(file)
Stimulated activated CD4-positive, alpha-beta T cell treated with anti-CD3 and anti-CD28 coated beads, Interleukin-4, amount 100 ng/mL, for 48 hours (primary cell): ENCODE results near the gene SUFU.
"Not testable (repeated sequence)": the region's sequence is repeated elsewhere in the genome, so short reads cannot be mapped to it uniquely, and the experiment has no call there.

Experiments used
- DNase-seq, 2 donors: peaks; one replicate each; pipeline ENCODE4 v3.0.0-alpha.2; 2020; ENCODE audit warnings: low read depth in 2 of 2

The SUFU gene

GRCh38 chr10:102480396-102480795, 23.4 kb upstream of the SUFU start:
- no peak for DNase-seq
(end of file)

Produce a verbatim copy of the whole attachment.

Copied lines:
Stimulated activated CD4-positive, alpha-beta T cell treated with anti-CD3 and anti-CD28 coated beads, Interleukin-4, amount 100 ng/mL, for 48 hours (primary cell): ENCODE results near the gene SUFU.
"Not testable (repeated sequence)": the region's sequence is repeated elsewhere in the genome, so short reads cannot be mapped to it uniquely, and the experiment has no call there.

Experiments used
- DNase-seq, 2 donors: peaks; one replicate each; pipeline ENCODE4 v3.0.0-alpha.2; 2020; ENCODE audit warnings: low read depth in 2 of 2

The SUFU gene

GRCh38 chr10:102480396-102480795, 23.4 kb upstream of the SUFU start:
- no peak for DNase-seq